Take it from someone who shaves frequently, razor burn and cuts and nicks down there aren’t pretty. You want to be extra careful while you shave. The first pass of the razor, go in the direction of the hair growth and in the second, go in the opposite direction. If you go over each area more than once, you could potentially irritate your skin.
Your pubic hair, unfortunately, is much much thicker than the hair on your hands and legs, and this also means that it’s harder to shave. You want to use a good quality razor and make sure you dispose off the blades every few weeks. Shaving with a blunt razor isn’t only ineffective, it will cause friction to the area and irritate it.
Shaving around the lips of your vulva or the labia, as it’s called, is much harder and so is shaving the anus (the butthole). As much as I hate to break it to you, yes hair does grow there too. The hair here is coarse and the skin is extremely thin and sensitive. It’s also harder to see. Lift your leg up on a stool or on the pot so you have better visibility and access to these areas. Use a table mirror if you have one. Now, slather on your shaving aid, pull the skin firmly and then shave. It is a little tricky, it does require you to have acrobatic skills, especially to reach your anus area – but with practice, you’ll get better.
As much as you hate this step – don’t shave unless you plan to apply some moisturiser after. Use a light-weight, non-comedogenic moisturiser, body oil or even aloe vera gel for 1-2 days after you shave. This will minimize any irritation and itchiness associated with shaving. Don’t use something too greasy and sticky though, it might lead to clogged pores and ingrown hair.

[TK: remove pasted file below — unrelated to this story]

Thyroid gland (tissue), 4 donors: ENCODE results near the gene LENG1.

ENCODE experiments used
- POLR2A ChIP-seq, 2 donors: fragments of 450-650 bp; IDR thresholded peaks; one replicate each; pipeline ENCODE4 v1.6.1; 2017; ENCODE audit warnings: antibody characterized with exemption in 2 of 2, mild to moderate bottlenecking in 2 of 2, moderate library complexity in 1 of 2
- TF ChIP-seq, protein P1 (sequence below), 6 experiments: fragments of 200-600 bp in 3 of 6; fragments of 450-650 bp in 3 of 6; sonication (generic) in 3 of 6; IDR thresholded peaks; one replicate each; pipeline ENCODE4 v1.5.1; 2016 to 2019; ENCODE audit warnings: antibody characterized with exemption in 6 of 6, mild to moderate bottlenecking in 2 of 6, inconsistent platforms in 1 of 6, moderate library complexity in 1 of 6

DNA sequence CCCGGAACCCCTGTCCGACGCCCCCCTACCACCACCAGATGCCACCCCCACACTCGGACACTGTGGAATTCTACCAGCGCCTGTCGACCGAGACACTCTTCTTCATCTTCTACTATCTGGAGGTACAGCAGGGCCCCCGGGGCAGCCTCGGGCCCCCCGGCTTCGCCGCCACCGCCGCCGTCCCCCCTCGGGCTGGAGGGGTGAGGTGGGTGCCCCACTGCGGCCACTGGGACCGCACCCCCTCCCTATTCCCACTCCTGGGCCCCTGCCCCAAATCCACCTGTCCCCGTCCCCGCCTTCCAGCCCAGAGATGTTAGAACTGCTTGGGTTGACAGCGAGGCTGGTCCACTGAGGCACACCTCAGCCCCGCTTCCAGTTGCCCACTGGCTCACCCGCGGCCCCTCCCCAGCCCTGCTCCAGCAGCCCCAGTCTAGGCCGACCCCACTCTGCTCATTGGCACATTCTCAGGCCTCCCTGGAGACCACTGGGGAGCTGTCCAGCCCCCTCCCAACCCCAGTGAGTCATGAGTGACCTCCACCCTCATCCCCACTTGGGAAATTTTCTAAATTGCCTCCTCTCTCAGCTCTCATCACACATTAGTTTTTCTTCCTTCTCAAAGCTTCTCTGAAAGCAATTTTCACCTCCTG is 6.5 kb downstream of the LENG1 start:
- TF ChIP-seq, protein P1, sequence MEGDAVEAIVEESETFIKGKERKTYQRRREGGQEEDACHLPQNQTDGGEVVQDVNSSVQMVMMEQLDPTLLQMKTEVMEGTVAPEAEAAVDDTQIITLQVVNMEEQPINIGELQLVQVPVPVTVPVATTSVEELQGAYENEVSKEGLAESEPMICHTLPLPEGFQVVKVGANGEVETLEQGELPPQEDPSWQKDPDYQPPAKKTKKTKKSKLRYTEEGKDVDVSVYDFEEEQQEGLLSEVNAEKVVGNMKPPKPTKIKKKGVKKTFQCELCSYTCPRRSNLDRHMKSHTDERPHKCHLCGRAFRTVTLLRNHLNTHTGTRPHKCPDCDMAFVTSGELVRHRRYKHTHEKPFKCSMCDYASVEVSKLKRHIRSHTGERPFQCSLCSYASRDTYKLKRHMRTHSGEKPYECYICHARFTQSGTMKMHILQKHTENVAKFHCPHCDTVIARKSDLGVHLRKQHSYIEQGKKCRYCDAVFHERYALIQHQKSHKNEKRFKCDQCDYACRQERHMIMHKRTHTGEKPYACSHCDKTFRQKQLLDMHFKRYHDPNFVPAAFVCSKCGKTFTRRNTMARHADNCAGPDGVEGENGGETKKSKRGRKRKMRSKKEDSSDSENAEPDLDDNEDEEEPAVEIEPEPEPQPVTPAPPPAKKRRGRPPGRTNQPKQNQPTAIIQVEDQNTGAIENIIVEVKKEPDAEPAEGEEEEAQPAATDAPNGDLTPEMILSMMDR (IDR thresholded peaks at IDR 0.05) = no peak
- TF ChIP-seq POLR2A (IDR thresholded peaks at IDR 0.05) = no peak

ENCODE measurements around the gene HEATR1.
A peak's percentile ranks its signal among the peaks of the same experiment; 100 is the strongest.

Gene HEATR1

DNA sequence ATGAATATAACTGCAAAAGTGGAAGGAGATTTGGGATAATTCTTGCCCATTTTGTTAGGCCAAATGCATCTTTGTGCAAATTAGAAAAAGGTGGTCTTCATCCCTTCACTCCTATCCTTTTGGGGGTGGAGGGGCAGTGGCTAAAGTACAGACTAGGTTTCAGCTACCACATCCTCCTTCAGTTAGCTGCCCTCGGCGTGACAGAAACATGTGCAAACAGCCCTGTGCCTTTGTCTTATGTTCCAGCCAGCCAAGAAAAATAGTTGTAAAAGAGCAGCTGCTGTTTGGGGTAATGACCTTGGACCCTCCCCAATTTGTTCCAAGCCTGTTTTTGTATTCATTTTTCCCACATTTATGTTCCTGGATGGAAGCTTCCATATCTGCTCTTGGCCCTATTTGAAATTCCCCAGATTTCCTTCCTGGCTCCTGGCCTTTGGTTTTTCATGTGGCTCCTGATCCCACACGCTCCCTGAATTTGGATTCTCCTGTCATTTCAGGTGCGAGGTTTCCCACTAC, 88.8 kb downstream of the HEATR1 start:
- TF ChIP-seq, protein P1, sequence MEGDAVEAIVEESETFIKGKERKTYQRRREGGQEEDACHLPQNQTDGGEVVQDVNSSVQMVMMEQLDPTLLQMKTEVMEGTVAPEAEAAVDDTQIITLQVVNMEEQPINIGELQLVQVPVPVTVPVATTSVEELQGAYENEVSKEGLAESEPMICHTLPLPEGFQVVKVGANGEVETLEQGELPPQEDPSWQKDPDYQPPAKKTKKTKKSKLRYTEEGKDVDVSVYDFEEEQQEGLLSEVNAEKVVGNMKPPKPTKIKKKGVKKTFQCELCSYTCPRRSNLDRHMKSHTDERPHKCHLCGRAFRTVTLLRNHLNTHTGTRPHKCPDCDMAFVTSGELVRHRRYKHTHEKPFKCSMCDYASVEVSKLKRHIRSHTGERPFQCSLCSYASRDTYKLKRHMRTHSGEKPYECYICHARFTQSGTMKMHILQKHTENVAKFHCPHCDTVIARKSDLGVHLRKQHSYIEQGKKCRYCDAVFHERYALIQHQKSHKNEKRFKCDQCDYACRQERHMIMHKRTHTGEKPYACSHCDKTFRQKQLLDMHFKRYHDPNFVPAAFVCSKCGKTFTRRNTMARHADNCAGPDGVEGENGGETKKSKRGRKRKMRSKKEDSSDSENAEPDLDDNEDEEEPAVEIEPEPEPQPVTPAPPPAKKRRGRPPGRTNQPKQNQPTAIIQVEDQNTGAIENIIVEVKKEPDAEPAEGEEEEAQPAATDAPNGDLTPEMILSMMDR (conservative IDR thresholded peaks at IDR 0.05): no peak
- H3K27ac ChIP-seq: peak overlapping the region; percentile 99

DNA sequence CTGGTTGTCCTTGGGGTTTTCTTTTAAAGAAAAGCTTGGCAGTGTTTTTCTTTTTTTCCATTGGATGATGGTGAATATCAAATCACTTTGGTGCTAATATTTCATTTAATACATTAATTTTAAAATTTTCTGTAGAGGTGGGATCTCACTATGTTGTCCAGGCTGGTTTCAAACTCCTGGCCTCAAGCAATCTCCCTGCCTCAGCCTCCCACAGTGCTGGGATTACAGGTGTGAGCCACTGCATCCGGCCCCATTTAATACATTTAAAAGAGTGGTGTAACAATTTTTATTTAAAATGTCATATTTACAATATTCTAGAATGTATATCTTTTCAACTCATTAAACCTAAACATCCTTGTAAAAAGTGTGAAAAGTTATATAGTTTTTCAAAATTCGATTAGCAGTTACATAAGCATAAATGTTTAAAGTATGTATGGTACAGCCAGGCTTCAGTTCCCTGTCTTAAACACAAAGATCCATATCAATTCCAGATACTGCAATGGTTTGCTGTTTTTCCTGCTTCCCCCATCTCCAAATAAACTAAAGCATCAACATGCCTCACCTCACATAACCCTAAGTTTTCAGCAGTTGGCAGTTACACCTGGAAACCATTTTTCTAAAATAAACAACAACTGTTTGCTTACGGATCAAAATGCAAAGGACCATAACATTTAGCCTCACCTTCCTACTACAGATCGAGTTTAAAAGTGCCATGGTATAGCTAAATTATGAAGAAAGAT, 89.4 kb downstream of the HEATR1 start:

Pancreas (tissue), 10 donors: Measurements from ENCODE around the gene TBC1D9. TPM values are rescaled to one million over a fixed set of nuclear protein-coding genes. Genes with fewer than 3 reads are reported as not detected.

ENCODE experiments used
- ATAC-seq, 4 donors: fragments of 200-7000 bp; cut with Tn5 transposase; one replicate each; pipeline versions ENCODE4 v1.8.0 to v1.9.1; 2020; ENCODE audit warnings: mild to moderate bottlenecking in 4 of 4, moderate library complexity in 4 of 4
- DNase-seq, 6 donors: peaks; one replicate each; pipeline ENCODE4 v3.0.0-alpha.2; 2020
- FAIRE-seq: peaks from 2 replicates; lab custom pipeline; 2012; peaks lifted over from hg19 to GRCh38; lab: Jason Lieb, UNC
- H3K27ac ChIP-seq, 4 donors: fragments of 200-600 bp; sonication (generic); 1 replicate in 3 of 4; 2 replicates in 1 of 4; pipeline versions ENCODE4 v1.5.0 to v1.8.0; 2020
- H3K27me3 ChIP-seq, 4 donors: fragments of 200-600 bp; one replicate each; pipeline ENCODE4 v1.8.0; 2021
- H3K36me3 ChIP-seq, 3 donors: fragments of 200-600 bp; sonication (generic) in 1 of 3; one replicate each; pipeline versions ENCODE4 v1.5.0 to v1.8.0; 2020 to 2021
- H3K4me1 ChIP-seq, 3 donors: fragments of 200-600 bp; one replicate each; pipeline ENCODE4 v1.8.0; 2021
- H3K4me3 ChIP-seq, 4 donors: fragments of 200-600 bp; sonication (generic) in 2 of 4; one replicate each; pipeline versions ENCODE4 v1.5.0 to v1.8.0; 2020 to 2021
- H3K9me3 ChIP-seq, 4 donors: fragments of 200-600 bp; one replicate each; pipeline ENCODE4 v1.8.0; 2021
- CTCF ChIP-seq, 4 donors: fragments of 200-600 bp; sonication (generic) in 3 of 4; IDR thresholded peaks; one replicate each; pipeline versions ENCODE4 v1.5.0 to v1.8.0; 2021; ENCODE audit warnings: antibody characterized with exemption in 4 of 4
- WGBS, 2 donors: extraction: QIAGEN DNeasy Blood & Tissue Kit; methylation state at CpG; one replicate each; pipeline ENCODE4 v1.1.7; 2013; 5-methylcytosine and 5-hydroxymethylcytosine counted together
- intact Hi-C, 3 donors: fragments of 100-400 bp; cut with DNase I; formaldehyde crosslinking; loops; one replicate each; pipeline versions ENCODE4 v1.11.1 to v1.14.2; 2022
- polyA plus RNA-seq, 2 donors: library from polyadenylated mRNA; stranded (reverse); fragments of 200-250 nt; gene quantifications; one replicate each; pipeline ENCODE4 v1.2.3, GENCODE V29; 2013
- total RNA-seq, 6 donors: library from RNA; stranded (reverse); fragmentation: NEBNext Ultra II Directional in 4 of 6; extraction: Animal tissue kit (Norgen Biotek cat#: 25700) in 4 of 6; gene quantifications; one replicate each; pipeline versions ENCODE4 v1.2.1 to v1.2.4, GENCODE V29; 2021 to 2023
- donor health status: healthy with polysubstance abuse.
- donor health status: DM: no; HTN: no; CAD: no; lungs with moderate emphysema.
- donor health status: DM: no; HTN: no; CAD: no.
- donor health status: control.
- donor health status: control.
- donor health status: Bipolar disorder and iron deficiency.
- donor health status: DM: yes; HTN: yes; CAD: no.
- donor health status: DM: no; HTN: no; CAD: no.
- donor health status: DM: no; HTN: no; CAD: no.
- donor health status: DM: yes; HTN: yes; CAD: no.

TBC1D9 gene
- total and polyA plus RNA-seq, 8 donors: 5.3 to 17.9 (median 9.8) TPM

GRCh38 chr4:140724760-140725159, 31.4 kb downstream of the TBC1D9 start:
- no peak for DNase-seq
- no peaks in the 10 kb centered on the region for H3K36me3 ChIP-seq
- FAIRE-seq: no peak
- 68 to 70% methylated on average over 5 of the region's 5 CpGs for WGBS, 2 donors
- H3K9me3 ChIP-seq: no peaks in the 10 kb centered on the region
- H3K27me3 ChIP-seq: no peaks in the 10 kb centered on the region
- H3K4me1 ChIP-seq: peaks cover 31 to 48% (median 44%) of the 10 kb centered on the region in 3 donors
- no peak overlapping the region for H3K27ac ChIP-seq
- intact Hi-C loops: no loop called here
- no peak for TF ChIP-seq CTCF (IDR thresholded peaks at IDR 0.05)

While you don’t necessarily need to exfoliate before you shave, it will help and create the base for a smoother shave. Don’t use any harsh, fragranced scrubs though as you might get a UTI if any of those chemicals gets into your vagina. Use a warm washcloth dipped in soap and water and gently rub the skin there. Do this once a week or once in 15 days to keep the area free of any dead skin build up.
Now that you’ve successfully shaved the area, I bet it feels great. But don’t forget that your pubes usually protect the area from infection. So now that you’ve gotten rid of it, give your body some time to adjust. Wear comfortable cotton clothes, especially underwear,for a few days so there’s minimal friction and sweating down there. If you can’t do this during the day, make sure to do it at night!
And if you do get a UTI after you shave, don’t panic. It happens to me all the time, it is usually caused by your shaving aid getting into your vagina. To prevent this from happening, don’t use any fragranced soap, body wash or men’s shaving creams. Use chemical-free products designed for use in your pubic area or just use coconut oil. If you do get a mild UTI, drink a lot of water, keep the area clean, dry and ventilated and you should be okay in a day or two.